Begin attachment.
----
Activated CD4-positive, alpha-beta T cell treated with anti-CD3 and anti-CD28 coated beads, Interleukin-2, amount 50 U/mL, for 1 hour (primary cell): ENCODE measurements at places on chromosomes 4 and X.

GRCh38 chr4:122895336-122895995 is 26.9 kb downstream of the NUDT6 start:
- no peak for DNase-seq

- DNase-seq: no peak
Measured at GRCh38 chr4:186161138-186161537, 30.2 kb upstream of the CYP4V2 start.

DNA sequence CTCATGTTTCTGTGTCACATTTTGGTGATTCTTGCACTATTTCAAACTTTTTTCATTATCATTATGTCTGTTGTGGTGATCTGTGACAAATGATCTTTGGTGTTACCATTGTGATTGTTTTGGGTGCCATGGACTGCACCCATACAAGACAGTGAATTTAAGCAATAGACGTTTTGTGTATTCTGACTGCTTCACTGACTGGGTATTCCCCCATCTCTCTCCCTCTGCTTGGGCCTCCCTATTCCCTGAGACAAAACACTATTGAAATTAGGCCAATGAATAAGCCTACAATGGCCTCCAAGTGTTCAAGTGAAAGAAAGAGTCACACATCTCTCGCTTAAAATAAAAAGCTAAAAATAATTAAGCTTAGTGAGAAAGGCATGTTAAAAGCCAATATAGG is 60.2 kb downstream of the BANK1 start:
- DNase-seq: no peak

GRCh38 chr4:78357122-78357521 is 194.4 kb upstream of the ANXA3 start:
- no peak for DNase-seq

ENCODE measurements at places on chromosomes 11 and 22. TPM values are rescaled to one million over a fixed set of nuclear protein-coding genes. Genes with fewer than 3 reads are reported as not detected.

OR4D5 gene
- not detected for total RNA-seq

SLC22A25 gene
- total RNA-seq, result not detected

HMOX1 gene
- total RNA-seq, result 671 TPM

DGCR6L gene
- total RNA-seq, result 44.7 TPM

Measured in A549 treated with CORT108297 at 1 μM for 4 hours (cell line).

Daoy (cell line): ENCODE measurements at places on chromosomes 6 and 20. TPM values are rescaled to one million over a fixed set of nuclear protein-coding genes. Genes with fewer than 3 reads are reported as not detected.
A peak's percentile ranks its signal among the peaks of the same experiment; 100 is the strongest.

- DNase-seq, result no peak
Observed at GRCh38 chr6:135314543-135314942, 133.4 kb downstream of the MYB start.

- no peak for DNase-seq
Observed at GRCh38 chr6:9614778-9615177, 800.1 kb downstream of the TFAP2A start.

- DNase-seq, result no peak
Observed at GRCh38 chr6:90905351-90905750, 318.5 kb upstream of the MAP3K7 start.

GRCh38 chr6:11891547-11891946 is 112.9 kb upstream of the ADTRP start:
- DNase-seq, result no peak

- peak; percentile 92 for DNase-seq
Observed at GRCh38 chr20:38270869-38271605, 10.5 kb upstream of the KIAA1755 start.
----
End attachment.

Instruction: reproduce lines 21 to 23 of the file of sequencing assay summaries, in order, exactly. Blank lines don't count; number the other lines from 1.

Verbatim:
A peak's percentile ranks its signal among the peaks of the same experiment; 100 is the strongest.

- DNase-seq, result no peak
Observed at GRCh38 chr6:135314543-135314942, 133.4 kb downstream of the MYB start.